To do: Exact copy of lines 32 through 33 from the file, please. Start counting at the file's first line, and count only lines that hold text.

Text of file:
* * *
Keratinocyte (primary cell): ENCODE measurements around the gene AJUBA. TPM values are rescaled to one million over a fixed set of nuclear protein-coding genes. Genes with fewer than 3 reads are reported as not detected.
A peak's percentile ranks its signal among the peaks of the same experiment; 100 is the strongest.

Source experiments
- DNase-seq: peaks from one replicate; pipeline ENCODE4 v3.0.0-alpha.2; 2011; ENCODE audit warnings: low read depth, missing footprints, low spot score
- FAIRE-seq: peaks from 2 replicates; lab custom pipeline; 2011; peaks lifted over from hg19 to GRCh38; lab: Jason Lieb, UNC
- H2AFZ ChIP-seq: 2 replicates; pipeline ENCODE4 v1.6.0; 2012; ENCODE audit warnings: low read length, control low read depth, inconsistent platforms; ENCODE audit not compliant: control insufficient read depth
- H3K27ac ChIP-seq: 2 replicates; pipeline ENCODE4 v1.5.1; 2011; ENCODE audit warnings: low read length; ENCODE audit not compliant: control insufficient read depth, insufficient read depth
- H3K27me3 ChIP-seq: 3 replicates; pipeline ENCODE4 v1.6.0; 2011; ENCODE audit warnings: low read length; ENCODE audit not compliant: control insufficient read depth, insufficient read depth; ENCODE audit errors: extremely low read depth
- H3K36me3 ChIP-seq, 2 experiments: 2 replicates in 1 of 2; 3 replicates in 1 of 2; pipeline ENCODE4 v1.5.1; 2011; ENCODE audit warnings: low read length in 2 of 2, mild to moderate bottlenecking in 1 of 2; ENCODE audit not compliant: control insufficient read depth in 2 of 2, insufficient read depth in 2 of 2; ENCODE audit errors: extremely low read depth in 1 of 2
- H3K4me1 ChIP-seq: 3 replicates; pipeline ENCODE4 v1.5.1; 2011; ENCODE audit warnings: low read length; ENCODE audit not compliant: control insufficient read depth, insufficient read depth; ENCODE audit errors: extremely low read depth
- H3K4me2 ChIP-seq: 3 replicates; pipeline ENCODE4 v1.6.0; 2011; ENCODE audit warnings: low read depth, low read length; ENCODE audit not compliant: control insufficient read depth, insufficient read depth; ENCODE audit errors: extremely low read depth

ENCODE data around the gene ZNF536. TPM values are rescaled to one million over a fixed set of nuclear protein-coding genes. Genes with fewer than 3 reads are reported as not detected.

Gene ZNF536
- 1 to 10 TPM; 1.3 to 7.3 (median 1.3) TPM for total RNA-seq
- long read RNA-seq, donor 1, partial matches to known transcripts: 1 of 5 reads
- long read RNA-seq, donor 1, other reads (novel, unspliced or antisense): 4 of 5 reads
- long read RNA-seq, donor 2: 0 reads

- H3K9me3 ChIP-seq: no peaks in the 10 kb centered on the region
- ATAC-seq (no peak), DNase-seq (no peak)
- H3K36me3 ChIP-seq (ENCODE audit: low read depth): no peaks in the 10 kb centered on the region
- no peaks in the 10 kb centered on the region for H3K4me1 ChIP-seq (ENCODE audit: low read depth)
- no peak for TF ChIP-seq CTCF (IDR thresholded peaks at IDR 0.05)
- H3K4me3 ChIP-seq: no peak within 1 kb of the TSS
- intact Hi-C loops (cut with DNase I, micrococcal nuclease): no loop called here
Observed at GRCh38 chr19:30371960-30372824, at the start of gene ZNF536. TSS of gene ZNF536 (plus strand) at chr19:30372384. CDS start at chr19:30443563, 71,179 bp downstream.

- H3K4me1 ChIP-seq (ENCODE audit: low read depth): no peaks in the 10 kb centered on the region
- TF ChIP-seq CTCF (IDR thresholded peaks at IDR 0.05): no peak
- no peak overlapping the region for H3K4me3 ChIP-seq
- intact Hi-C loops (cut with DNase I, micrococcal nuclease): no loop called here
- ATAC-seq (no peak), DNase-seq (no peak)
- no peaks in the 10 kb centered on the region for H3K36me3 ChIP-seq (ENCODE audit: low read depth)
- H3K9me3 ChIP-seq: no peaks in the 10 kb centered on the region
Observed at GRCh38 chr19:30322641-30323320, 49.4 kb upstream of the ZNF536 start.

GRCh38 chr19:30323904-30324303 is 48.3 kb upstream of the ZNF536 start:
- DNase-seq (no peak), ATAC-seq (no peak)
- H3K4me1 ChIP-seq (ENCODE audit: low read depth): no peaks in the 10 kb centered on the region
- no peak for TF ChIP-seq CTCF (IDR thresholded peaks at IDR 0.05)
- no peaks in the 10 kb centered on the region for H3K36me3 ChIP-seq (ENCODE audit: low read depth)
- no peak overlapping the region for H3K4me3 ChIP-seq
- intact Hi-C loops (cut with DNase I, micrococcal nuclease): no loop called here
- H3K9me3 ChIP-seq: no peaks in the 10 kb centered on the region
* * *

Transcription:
- H3K9me3 ChIP-seq: no peaks in the 10 kb centered on the region
Observed at GRCh38 chr19:30322641-30323320, 49.4 kb upstream of the ZNF536 start.